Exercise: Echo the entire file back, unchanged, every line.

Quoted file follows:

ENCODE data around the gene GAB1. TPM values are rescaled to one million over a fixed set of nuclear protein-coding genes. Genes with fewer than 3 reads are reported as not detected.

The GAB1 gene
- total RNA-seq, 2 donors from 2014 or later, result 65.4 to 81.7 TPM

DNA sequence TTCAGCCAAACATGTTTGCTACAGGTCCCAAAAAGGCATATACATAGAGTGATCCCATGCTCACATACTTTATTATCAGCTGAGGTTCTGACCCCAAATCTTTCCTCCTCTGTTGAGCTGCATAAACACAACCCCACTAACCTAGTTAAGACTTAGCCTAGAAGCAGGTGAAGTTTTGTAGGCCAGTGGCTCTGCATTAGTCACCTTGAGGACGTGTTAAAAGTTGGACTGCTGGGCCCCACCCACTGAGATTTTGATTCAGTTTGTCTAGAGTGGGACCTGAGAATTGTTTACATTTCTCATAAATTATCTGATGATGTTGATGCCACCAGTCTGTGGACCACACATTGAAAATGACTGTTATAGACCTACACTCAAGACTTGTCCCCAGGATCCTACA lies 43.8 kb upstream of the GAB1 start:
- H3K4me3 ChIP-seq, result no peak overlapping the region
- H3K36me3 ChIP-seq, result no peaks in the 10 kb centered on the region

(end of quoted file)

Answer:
ENCODE data around the gene GAB1. TPM values are rescaled to one million over a fixed set of nuclear protein-coding genes. Genes with fewer than 3 reads are reported as not detected.

The GAB1 gene
- total RNA-seq, 2 donors from 2014 or later, result 65.4 to 81.7 TPM

DNA sequence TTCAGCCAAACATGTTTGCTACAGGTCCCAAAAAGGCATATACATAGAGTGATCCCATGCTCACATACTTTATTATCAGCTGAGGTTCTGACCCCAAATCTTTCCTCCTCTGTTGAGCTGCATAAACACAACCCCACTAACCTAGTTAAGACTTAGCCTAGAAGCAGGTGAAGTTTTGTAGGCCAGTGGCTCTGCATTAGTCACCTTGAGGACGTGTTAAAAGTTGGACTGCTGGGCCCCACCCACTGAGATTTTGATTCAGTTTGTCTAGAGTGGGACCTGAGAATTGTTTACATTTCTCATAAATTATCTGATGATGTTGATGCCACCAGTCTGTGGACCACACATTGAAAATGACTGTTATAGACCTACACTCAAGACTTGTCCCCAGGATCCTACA lies 43.8 kb upstream of the GAB1 start:
- H3K4me3 ChIP-seq, result no peak overlapping the region
- H3K36me3 ChIP-seq, result no peaks in the 10 kb centered on the region